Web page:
Sooner or later, many companies that recommended their employees to work from home due to the COVID-19 pandemic will return to their offices. Whether this happens in a matter of two, four or six weeks, it is a good idea to start preparing for the move now. The Six Feet Office concept offers rules and aids to enable and facilitate the observance of the safe six-feet distance for increased employee safety. The companies that implement these rules will be able to accelerate the return of their employees to the offices, and thus their own return to normal.
Cushman & Wakefield has brought together the experience obtained during the past weeks in China where it helped tens of thousands of companies with getting almost two million employees back to work, and it has analysed data from the World Health Organisation (WHO) and advice from healthcare experts. Based on this, it then developed the Six Feet Office concept and deployed it in its Amsterdam offices. It uses the concept to demonstrate the principles that help to enhance the safety of employees when returning to work.
Handy guidelines and aids
The concept rests on two cornerstones: maintaining a safe distance and introducing enhanced sanitary measures. The goal is to prevent the virus from spreading among the employees – similar to what happens in the streets, means of transport and shops. Of course, people may find it unusual or unnatural if they cannot “make themselves at home” in the office, but the purpose here is to protect them, and just as they have accepted the rules in other environments, they should get used to them at work too.
The restrictions are not drastic; rather, they involve a change in ingrained behaviour patterns. Six Feet Office is a set of simple aids to guide people towards internalising new patterns. To that end, it employs visual elements, clear instructions and additional workplace equipment. It covers the entire working day in the office and offers handy recommendations for all standard activities.
Radka Novak, Head of Office Agency Team at Cushman & Wakefield, said: “We designed the recommendations to make the return to the offices as easy and safe as possible for people. They are intended to make sure that their interactions follow certain rules, which will assure them that they are protected from the infection as well as they can be and allow them to work undisturbed. It is all about creating a user-friendly environment in a situation that is becoming the new norm.”
Keeping your distance
Social distancing, i.e., maintaining a safe distance of six feet between individuals, starts at the entrance to the building. Indicating the desirable distances near the reception desk, in front of tourniquets or by the lifts is easy if you use visual elements such as stickers on the floor.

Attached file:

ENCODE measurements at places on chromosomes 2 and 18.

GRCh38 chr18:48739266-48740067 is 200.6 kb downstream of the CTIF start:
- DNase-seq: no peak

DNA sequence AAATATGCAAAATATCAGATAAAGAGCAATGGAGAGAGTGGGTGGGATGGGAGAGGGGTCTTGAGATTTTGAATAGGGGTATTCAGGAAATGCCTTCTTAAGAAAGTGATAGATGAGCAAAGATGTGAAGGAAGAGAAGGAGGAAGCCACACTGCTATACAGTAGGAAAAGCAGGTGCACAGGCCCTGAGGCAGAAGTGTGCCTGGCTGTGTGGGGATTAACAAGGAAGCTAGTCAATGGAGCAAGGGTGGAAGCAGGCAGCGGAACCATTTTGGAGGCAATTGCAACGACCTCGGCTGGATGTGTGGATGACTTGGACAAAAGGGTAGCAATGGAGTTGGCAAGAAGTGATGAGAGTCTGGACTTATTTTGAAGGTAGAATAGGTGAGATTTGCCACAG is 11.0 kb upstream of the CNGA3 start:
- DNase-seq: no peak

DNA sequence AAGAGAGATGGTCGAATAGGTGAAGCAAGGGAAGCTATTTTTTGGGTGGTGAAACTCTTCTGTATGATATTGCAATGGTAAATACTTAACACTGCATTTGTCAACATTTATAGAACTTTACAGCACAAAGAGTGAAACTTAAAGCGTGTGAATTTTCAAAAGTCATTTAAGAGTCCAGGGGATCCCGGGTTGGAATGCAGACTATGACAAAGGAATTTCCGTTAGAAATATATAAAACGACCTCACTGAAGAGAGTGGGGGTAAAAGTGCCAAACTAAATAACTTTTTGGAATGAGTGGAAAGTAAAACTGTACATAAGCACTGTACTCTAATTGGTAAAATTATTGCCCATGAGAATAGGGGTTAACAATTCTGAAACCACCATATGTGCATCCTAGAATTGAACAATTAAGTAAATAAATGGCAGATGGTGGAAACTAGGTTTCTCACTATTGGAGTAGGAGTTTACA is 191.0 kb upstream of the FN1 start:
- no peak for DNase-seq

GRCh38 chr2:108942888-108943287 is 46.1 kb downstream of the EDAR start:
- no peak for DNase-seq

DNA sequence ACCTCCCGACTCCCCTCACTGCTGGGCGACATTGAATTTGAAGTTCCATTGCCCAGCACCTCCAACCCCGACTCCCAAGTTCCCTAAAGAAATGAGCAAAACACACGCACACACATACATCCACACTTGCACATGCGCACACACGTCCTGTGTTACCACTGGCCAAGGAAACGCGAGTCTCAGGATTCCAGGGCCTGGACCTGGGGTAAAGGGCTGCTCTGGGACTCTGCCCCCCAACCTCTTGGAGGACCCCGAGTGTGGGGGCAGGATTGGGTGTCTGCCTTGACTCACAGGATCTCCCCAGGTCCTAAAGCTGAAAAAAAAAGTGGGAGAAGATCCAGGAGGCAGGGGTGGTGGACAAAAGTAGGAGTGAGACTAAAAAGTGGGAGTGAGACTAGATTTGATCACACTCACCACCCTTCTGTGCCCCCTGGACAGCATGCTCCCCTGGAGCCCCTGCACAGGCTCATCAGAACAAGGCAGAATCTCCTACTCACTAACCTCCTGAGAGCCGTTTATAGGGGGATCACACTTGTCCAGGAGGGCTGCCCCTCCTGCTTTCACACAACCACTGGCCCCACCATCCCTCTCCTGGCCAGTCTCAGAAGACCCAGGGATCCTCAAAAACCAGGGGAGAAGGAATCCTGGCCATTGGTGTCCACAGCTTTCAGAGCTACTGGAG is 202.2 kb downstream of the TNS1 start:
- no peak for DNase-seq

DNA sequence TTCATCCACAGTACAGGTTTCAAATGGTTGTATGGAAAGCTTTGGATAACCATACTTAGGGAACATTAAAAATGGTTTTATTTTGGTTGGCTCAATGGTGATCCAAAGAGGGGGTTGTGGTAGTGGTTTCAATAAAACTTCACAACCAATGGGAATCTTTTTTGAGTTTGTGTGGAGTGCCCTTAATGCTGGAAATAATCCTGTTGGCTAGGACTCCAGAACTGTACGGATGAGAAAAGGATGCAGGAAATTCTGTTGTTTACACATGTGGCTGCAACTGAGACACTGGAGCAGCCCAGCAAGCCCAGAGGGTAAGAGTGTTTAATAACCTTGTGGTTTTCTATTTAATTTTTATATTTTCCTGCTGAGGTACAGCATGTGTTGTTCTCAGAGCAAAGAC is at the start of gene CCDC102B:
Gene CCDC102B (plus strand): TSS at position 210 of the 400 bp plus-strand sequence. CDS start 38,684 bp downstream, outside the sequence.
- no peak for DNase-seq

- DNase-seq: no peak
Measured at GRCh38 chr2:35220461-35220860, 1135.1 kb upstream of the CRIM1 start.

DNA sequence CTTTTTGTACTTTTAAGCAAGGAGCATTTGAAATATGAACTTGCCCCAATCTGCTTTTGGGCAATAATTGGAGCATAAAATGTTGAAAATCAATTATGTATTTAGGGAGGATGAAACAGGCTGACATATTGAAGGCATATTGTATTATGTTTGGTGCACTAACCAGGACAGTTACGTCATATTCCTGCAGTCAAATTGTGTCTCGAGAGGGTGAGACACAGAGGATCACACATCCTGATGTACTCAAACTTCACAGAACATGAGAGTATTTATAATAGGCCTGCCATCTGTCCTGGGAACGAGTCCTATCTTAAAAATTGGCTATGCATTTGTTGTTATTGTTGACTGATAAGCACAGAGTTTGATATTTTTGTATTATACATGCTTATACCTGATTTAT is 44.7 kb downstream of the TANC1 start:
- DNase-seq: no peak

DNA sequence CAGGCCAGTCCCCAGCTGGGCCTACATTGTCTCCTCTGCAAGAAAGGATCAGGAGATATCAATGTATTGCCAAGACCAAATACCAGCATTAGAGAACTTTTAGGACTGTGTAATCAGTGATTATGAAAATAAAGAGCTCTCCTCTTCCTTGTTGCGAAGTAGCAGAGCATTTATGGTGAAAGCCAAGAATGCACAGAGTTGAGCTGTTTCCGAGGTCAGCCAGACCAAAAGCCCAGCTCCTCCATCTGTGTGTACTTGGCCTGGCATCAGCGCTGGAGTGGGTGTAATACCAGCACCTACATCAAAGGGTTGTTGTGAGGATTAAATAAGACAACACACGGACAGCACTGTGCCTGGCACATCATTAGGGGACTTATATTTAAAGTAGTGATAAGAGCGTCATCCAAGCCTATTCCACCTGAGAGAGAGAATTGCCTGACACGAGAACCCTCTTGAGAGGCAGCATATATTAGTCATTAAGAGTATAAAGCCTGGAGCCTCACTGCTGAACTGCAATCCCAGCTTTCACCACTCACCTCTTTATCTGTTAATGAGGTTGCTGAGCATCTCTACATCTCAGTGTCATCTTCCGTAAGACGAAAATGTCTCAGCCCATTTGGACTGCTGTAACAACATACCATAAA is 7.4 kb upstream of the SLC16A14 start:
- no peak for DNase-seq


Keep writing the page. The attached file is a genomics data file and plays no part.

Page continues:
Floor markings can also help to direct the employees’ movements about the building, its corridors and floors – by indicating the 6-feet distance and the desirable direction of movement in the shared areas: preferably one-way traffic in the clockwise direction. This idea may seem difficult to implement and even comical – but this ‘employee traffic’ regulation is common in healthcare facilities.
It is possible to make social distancing easier during work. Again, you can use visual aids – for example, by marking a 6-feet safety zone as a circle around each desk. In conference rooms, seats for meeting participants will be placed at adequate distances, and arrivals and departures will follow rules.
Insufficient distance between individual desks can be addressed by installing Plexiglas partitions. Each workstation has to be sanitised, so each employee should have sanitisers on hand to sanitise the desktop, keyboard, mouse, etc. at the beginning and at the end of their working hours. For shared workstations, it is possible to improve sanitation using one-off desktop paper pads that the employees simply throw away once they have completed work.
More frequent and thorough cleaning is a matter of course at all workstations and in common areas; in fact, many companies implemented this at the very beginning of the COVID-19 threat. The same holds true about placing sanitisers at the building entrance and other key points.
Six Feet Office is just the beginning
Of course, the Six Feet Office concept is not a solution to everything. For example, air conditioning may be problematic – and adapting it to the new realities is not a matter of weeks. Offices in China, for instance, have been equipped with higher standard filtering systems due to the poor local air quality for years – and this has allowed employees to return to their offices faster now. The current situation will likely compel many local companies to rapidly start focusing on better air-conditioning technologies, too.
Some of the above measures are difficult to apply in many offices with the full headcount for which the premises were designed. This is another issue that firms have been seeking a solution to – for example, by considering a shift mode of operation where employees take turns day by day or on two shifts per day.
This is just one of the reasons why the Six Feet Office rules are not intended to be a long-term solution for companies’ everyday operation. Instead, their purpose is to enable the employees to return – and as soon and as safely as practicable.
Glyn Evans, Head of Design & Build CEE, Cushman & Wakefield, said: “The current developments will most likely change office space as we know it for the future. Employers will need to provide their employees with an environment that will guarantee good health and safety. Six Feet Office is intended to help them to realise what it takes at this initial stage and give them a handy guide for how to achieve it.”